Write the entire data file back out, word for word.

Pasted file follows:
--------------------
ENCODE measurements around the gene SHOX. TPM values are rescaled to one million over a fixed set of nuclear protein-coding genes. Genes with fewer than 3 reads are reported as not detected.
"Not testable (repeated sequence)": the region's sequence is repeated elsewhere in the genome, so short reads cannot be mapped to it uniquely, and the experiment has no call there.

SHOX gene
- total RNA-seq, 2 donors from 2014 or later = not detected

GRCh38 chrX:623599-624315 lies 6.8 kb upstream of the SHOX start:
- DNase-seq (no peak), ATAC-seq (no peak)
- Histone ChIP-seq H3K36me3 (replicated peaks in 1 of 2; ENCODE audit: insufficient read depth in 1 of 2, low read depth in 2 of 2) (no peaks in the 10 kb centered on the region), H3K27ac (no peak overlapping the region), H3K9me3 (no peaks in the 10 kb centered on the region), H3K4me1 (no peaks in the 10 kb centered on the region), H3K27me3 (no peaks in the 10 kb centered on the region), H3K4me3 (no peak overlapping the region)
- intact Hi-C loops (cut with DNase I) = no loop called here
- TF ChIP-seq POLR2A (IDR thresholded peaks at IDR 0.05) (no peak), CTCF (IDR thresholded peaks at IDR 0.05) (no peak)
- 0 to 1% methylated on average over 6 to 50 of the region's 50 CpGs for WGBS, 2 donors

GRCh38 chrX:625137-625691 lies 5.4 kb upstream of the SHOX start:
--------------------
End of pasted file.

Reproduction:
ENCODE measurements around the gene SHOX. TPM values are rescaled to one million over a fixed set of nuclear protein-coding genes. Genes with fewer than 3 reads are reported as not detected.
"Not testable (repeated sequence)": the region's sequence is repeated elsewhere in the genome, so short reads cannot be mapped to it uniquely, and the experiment has no call there.

SHOX gene
- total RNA-seq, 2 donors from 2014 or later = not detected

GRCh38 chrX:623599-624315 lies 6.8 kb upstream of the SHOX start:
- DNase-seq (no peak), ATAC-seq (no peak)
- Histone ChIP-seq H3K36me3 (replicated peaks in 1 of 2; ENCODE audit: insufficient read depth in 1 of 2, low read depth in 2 of 2) (no peaks in the 10 kb centered on the region), H3K27ac (no peak overlapping the region), H3K9me3 (no peaks in the 10 kb centered on the region), H3K4me1 (no peaks in the 10 kb centered on the region), H3K27me3 (no peaks in the 10 kb centered on the region), H3K4me3 (no peak overlapping the region)
- intact Hi-C loops (cut with DNase I) = no loop called here
- TF ChIP-seq POLR2A (IDR thresholded peaks at IDR 0.05) (no peak), CTCF (IDR thresholded peaks at IDR 0.05) (no peak)
- 0 to 1% methylated on average over 6 to 50 of the region's 50 CpGs for WGBS, 2 donors

GRCh38 chrX:625137-625691 lies 5.4 kb upstream of the SHOX start: